Ch. 9: Communication Disorders in Multicultural Populations Flashcards Preview

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Flashcards in Ch. 9: Communication Disorders in Multicultural Populations Deck (27):


A dynamic, multifaceted phenomenon that is influenced by many variables. Can be viewed as a framework through which actions are filtered as individuals go about the business of daily living. Includes the beliefs, behaviors, and values of a group of people. Values are at the heart.


Cultural Competence

A clinician who possesses this trait:
- Is actively in the process of becoming aware of his or her own assumptions
- Actively attempts to understand the worldview of his or her culturally diverse clients and families
- Is actively developing and practicing culturally relevant, sensitive, and appropriate service delivery skills and practices



A means of categorizing others based upon perceptions that are incomplete.


Variables of Influence Upon an Individual

- Educational level
- Languages spoken
- Length of residence in an area
- Country of birth
- Urban vs. rural background
- Gender
- Religion
- Age
- Generational membership
- SES or upward class mobility
- Neighborhood and peer group
- Degree of acculturation into mainstream American life
- Outmarriage (marriage to people from different ethnic backgrounds)
- Individual choice within the intrapersonal realm



Refers to individuals who are fully involved in both their own and the host culture. They maintain their native language and become fluent in the new language, too. They maintain many of their own cultural practices and adopt the host culture’s practices as well. They are comfortable going back and forth between their own and the host culture.



A rule-governed variation in a language used by a racial, ethnic, geographic, or socioeconomic group. May vary within a language by vocabulary, pronunciation, and grammar; however, they are enough alike to be mutually understood by speakers of different dialects of the same language.



A label of convenience used to refer to people who reside in the United States but who were born in or trace the background of their families to one of the Spanish-speaking Latin American nations or to Spain or Portugal. May also come from Caribbean countries such as Puerto Rico and Cuba. Also used as an ethnic label by the Bureau of the Census.


Southeast Asia

The Philippines, Laos, Cambodia, Thailand, Indonesia, Singapore, Burma, Vietnam, and Malaysia.


South Asia

Sri Lanka, Pakistan, India.


East Asia

Japan, Korea, and China.



Refers to an error in a student’s L2 that is directly produced by the influence of L1. Can occur in all areas (syntax, morphology, phonology, pragmatics, and semantics).


Silent Period

A length of time where there is much listening and comprehension and little output by the child. It is believed that children are using this time to comprehend the new language before producing it. Can last 3 – 6 months.



The alternating or switching between two languages at the word, phrase, or sentence level. This behavior is part of natural bilingual development and is used by normal bilingual speakers worldwide.


Language Loss

If the use of the L1 is discontinued or diminished, it is common for the second-language learner to lost skills in that first language.



Basic Interpersonal Communication Skills. Type of language proficiency.



Cognitive-Academic Language Proficiency. Type of language proficiency.


Simultaneous Bilingual Acquisition

Occurs when two languages are acquired simultaneously from infancy. Also called infancy bilinguality. This form of bilingual development closely parallel monolingual development.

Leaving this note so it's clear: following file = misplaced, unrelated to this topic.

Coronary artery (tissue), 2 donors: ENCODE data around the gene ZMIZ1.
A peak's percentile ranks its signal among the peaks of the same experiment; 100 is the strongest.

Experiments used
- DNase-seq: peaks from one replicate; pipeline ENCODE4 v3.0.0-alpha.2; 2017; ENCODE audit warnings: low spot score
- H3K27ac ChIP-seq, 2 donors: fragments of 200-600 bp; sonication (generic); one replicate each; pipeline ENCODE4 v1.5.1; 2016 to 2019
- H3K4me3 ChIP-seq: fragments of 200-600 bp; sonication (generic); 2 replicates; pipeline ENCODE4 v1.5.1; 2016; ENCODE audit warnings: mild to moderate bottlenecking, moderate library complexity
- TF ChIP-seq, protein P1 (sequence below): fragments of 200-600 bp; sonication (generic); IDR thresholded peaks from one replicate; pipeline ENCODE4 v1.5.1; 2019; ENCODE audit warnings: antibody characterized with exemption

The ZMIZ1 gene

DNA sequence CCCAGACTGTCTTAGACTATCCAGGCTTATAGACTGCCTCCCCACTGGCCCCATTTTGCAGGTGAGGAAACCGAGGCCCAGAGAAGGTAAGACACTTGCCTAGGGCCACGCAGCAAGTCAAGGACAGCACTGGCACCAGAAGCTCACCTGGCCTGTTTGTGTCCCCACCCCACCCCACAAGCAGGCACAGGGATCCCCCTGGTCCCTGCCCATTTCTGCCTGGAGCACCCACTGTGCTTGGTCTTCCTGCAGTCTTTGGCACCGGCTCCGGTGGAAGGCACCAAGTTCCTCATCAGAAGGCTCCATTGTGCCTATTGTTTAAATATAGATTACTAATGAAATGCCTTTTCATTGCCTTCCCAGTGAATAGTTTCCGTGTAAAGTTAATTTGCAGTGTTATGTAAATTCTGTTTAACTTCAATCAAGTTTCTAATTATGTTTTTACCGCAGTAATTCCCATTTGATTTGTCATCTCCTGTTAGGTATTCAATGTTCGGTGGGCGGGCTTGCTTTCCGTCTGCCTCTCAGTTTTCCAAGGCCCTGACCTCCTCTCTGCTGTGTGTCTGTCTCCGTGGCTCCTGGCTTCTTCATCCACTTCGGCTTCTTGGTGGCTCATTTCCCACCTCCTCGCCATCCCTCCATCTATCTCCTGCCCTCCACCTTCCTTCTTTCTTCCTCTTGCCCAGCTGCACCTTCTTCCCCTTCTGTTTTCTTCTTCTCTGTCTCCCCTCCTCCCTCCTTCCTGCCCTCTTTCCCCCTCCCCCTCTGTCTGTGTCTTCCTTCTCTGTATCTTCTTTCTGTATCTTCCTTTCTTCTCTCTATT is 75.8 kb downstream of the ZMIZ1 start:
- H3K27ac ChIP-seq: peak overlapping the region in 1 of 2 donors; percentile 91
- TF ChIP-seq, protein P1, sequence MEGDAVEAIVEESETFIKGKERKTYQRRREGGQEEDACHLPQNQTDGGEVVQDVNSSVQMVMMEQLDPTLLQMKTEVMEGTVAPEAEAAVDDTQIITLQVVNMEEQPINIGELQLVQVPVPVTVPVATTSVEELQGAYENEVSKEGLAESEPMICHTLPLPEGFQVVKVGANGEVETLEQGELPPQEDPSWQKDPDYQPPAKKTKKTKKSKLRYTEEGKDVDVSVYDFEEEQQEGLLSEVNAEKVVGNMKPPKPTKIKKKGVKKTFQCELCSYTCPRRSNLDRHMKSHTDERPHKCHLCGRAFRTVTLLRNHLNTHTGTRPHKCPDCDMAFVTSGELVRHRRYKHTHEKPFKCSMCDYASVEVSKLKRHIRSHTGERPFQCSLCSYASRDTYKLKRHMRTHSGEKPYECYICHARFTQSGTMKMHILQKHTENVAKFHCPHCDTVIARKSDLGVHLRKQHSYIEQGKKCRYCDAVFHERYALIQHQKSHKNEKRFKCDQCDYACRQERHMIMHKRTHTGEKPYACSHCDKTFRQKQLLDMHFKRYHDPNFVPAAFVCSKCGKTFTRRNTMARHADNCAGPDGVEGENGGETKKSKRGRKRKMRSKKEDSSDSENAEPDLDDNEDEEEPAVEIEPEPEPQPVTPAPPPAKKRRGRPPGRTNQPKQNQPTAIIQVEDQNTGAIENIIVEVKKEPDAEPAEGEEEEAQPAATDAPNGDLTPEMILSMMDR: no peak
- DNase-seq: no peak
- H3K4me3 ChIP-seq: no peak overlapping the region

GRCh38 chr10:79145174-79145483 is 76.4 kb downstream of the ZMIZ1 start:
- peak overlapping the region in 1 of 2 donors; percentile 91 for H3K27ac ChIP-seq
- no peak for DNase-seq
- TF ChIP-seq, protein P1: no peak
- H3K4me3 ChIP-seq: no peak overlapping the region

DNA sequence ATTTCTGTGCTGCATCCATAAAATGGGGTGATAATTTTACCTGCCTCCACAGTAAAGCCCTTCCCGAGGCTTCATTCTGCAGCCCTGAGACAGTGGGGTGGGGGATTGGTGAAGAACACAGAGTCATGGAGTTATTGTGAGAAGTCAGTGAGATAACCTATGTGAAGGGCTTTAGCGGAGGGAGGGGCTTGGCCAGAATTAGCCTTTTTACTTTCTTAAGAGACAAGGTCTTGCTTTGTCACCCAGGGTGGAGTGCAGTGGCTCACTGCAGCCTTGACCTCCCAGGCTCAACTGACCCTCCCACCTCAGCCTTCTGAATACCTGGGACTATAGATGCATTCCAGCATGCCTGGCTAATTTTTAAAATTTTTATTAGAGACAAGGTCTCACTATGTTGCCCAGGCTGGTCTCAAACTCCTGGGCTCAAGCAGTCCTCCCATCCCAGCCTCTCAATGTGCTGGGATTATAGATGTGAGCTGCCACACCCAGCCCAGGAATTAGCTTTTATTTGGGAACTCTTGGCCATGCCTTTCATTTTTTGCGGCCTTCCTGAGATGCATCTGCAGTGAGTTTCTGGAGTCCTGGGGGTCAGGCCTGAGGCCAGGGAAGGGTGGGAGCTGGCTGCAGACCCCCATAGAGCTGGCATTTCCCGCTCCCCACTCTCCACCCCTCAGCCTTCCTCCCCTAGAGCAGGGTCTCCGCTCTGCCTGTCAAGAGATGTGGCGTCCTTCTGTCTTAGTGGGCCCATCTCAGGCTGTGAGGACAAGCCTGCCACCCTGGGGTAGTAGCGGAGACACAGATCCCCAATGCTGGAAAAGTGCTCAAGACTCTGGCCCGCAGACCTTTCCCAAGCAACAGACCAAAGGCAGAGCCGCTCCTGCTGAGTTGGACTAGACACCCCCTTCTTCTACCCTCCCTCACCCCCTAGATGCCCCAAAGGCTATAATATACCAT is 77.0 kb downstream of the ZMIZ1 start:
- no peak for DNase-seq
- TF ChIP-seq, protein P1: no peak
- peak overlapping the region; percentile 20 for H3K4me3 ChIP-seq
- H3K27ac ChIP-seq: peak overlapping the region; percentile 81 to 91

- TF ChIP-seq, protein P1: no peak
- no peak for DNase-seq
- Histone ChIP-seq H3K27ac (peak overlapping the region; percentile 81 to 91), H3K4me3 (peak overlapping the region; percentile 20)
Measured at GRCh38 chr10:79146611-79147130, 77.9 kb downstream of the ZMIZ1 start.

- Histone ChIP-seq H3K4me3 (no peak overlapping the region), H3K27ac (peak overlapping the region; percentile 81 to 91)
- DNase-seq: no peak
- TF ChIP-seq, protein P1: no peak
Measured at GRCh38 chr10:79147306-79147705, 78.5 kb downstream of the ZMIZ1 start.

Sequential Bilingual Acquisition

When one language is acquired after another. Great diversity of rates and stages among individuals.


Limited Bilingualism

Occurs when a child is not fully developing L1 or L2.


IDEA CLD Mandates

- All children, regardless of disability, are entitled to an appropriate and free education
- Testing and evaluation materials and procedures must be selected and administered so that they are not racially or culturally discriminatory
- Testing and evaluation materials must be provided and administered in the language or other mode of communication in which the child is most proficient
- Tests must be administered to a child with a motor, speech, hearing, visual, or other communication disability, or to a bilingual child, so as to reflect accurately the child’s ability in the area tester, rather than the child’s impaired communication skill or limited English-language skill
- Multicultural education is to be considered in guaranteeing equal educational opportunities for minorities with handicaps


Ecological Validity

Refers to the extent to which a test reflects the child’s actual, daily environment and life experience.



Refers to the future occurrence of such an event in a population.



Refers to the current numbers of individuals.


Synergistic and Differential Recovery Theory

According to this theory, both languages are impaired, but not necessarily to the same degree. One language may be more affected than the other. Both languages may eventually recover but not necessarily at the same rate. By far the most common type of recovery. 95 – 98% of patients manifest this type of recovery.


Antagonistic Recovery Theory

According to this theory, one language returns at the expense of another previously recovered language. For example, a Spanish-speaking patient may recover Spanish and then English. However, when the English language returns, the Spanish language skills begin to disappear. Very rare.


Successive Recovery Theory

According to this theory, one language returns only after another has been completely restored. Very rare.


Selective Recovery Theory

According to this theory, one of the patient’s language never recovers and remains impaired. This occurs even when the other languages have recovered.